Infoshare is one of the most important technological conferences in the country. This year, according to the organizers' data, over 6,000 participants took part in it. The scale, especially looking at the trade fair part and the main stages, is evident. As for the stages, there were 7 of them, with four dedicated to specific industries - marketing and three stages for IT developers. The first observation, looking not only at these three stages but also at the number of exhibitors looking for IT employees, suggests that the information about the IT crisis in our market is exaggerated.
The main theme of the conference was undoubtedly AI, especially generative AI. There were at least a few moments at Infoshare when half of the ongoing lectures were about this topic. It was evident that this year there was one "leading theme" at the conference.
The fact that Artificial Intelligence was the leading theme did not mean that there was a consensus about its rapid development. Despite all the panelists talking about AI emphasizing that the development of generative Artificial Intelligence is the most important trend of the year and, above all, an event that changes the technological scene, not everyone was a technological optimist. Phaedra Boinodiris from IBM stated that the main goal is to ensure that models, whether language or predictive, on which AI is based, are understandable to the user and familiar to them - something that the most popular models do not provide. She also provided three IBM principles regarding AI:
- It should support humans.
- Data and technology utilization outcomes belong to the creator.
- AI must be open and explainable.
These are very important principles in comparison with examples provided by Boinodiris herself - from who is responsible for the inaccurate biography created by Chat GPT, through the model created by the state of Michigan used to estimate fraud when applying for benefits, whose accuracy was less than 10%, to the Spanish algorithm designed to detect the chance of domestic violence recurrence, which was audited after 19 women were killed, whose homes were under investigation. Another panelist, Jowita Michalska, during her panel on technological trends until 2030, stated that due to AI, "we will never think independently again." Therefore, it is crucial to inform about how specific AI models work, what data they are based on, who is responsible for these data, and which social groups are included in them.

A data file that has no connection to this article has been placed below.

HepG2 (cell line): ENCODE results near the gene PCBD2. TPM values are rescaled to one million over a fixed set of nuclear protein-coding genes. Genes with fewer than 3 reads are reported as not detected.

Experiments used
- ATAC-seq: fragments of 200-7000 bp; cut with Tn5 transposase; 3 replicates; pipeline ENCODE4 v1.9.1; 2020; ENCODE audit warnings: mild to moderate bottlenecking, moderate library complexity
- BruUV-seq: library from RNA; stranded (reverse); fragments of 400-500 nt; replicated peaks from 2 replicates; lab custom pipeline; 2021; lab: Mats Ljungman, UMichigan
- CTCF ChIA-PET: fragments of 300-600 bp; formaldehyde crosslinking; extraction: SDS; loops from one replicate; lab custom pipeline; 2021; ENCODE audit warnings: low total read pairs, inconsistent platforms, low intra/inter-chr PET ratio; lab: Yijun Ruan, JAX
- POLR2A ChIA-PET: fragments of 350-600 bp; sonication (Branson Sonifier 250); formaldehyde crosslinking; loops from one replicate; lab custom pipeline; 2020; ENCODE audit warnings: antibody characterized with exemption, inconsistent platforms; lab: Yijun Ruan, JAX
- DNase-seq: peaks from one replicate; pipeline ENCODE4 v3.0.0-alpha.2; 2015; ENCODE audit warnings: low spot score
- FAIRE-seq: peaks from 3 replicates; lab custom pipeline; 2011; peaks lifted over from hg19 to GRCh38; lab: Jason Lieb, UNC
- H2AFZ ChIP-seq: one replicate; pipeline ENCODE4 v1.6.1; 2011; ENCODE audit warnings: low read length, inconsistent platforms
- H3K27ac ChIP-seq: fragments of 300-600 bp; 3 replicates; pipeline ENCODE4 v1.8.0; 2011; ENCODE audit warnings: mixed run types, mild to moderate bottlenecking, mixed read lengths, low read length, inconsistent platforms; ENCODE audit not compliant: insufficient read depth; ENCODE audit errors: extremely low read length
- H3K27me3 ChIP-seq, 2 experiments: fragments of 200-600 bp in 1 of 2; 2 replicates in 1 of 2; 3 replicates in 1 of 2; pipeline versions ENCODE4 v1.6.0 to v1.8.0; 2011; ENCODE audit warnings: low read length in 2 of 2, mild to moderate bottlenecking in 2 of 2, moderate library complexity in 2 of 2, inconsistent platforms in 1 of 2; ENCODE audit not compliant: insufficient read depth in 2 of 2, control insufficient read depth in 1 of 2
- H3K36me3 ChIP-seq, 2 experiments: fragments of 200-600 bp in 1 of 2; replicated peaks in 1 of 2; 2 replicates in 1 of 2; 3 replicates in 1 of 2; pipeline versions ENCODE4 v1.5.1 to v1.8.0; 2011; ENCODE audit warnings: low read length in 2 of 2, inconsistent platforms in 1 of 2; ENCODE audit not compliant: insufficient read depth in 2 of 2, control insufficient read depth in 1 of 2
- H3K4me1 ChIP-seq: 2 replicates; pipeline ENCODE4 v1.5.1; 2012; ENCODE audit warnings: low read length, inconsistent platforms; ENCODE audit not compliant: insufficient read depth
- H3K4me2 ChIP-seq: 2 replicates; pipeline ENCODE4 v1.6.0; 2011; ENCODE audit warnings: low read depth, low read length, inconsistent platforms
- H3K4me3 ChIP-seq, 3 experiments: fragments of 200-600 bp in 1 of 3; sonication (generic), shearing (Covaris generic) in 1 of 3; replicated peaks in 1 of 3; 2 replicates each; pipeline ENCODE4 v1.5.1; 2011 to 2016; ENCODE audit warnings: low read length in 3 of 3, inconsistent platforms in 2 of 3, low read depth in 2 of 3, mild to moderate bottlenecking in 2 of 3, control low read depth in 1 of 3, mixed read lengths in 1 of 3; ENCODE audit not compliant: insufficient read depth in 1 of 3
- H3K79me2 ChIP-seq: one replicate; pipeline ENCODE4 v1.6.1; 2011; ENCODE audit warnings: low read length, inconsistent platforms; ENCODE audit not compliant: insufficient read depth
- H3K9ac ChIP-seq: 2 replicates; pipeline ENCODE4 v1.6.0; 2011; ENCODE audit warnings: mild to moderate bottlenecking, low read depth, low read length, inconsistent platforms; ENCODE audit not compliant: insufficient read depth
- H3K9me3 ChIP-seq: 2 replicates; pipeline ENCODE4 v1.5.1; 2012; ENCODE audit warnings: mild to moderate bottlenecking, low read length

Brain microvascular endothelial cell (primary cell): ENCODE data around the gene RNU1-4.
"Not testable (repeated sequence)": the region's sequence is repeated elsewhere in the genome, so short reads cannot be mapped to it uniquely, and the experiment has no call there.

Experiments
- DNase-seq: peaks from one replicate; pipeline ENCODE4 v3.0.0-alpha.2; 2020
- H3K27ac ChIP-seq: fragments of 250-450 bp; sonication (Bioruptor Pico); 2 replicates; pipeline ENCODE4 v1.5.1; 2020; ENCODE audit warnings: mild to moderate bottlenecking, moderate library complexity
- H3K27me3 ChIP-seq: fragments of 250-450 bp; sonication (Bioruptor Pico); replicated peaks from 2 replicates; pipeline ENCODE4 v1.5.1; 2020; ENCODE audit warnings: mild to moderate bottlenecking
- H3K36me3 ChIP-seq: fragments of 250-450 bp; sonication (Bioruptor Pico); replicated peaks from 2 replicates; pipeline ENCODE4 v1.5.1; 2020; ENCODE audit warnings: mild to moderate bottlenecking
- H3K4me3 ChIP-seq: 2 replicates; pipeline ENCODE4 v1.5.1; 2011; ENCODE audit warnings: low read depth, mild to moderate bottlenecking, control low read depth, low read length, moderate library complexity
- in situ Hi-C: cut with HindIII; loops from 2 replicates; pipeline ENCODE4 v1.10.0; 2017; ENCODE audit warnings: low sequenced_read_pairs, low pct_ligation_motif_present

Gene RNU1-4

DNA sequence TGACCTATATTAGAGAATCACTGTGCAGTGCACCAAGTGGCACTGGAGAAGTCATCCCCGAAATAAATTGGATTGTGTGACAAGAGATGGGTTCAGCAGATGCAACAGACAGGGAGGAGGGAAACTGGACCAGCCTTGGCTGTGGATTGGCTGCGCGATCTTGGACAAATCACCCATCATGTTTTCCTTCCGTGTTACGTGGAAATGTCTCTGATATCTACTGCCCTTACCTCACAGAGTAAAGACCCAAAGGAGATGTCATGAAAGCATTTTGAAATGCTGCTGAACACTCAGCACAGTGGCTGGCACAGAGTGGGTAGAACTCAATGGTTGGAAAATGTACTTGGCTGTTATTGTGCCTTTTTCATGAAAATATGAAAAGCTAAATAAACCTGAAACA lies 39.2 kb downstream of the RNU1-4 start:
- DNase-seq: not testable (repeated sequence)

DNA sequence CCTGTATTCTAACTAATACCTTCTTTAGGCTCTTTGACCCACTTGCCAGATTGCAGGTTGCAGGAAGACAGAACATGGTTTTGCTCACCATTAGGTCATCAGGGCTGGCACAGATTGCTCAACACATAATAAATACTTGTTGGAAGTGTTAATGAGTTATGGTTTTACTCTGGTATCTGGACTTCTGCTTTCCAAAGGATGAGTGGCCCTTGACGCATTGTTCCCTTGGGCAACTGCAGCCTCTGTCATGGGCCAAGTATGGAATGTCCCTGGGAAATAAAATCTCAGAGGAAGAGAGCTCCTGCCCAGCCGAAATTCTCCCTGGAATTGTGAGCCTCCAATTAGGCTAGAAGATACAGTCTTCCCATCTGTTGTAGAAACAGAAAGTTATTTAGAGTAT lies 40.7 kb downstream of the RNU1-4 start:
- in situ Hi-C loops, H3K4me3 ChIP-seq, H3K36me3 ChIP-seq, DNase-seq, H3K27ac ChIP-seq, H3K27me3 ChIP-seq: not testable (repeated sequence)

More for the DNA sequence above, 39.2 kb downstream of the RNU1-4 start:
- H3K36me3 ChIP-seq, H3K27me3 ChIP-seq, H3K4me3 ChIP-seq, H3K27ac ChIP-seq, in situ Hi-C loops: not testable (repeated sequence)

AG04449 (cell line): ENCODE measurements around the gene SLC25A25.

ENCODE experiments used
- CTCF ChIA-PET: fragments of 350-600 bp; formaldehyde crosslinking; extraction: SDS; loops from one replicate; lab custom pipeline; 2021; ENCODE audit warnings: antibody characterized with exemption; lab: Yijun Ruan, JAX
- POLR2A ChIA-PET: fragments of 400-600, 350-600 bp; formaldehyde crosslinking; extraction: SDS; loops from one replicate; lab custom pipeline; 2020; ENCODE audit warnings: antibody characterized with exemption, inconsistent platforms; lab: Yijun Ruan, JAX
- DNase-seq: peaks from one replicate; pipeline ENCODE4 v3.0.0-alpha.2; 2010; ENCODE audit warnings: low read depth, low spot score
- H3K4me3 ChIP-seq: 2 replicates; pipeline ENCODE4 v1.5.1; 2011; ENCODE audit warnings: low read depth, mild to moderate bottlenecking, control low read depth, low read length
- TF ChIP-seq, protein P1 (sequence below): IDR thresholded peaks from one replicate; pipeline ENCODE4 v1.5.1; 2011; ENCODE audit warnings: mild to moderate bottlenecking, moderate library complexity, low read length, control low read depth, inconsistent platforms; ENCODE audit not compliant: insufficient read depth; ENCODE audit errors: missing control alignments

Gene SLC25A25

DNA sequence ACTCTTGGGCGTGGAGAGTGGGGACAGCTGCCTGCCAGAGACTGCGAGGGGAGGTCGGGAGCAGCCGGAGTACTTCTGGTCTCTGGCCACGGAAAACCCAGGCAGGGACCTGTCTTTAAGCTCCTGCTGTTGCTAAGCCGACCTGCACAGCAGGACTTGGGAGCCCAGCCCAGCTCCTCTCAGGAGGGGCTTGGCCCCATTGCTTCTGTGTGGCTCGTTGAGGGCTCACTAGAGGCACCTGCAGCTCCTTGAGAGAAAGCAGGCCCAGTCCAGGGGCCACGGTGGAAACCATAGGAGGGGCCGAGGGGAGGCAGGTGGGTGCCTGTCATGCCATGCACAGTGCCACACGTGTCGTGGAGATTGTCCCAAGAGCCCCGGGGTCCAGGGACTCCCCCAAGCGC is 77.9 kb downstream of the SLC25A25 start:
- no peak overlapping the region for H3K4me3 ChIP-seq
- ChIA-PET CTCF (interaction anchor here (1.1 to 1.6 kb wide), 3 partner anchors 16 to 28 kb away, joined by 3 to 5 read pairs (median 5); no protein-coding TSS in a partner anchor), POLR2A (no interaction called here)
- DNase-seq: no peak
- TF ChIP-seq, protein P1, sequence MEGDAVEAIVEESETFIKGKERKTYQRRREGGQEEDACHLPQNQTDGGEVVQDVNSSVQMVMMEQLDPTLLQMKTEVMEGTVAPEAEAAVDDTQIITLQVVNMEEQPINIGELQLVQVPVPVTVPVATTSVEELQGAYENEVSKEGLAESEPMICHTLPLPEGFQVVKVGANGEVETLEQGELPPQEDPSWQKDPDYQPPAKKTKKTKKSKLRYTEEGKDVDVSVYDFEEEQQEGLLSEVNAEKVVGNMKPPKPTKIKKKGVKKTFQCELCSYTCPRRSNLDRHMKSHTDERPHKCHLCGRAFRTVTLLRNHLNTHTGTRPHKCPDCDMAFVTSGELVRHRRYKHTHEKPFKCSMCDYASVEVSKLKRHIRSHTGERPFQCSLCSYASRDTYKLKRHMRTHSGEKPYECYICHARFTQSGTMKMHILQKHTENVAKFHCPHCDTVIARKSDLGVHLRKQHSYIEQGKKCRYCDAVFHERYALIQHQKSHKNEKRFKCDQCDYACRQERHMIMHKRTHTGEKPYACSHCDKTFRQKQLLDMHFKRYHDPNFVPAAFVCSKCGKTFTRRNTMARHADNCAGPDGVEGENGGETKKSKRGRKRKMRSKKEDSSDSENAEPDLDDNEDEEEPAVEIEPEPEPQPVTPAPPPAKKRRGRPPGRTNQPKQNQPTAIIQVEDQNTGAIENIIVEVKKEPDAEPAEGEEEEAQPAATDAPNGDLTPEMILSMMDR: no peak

Conference on the future - with a few problems
On the other hand, not only thanks to AI, for the first time in several years of attending technological conferences, I felt at Infoshare like at a conference that shows solutions that until recently were the domain of science fiction - from (admittedly somewhat strange) presentations on artificial wombs to a very well-documented lecture on the use and hacking of drones by terrorist groups, to the mentioned panel by Jowita Michalska, which asked questions like "should genetically modified animals be released into the wild." Especially the second day of the conference also included panels that were a significant source of knowledge for start-ups.
However, it was not a conference without problems - many of the panels, especially those on the main stage, were very "marketing-oriented" in the negative sense of the word - promoting very specific company solutions, only lightly touching on the topic - unfortunately, large companies led in this, including Microsoft and Bosch, but they were not the only ones. This is probably the first time that panels with such little value for the listener appeared at this event.
However, in my opinion, Infoshare, thanks to networking, the number of available companies, a wide range of topics, or even accompanying conference events, certainly remains one of the most important events on the start-up scene. The level is also maintained by the startup competition, which truly selects the most interesting solutions at an early stage of development, not only on the Polish scene.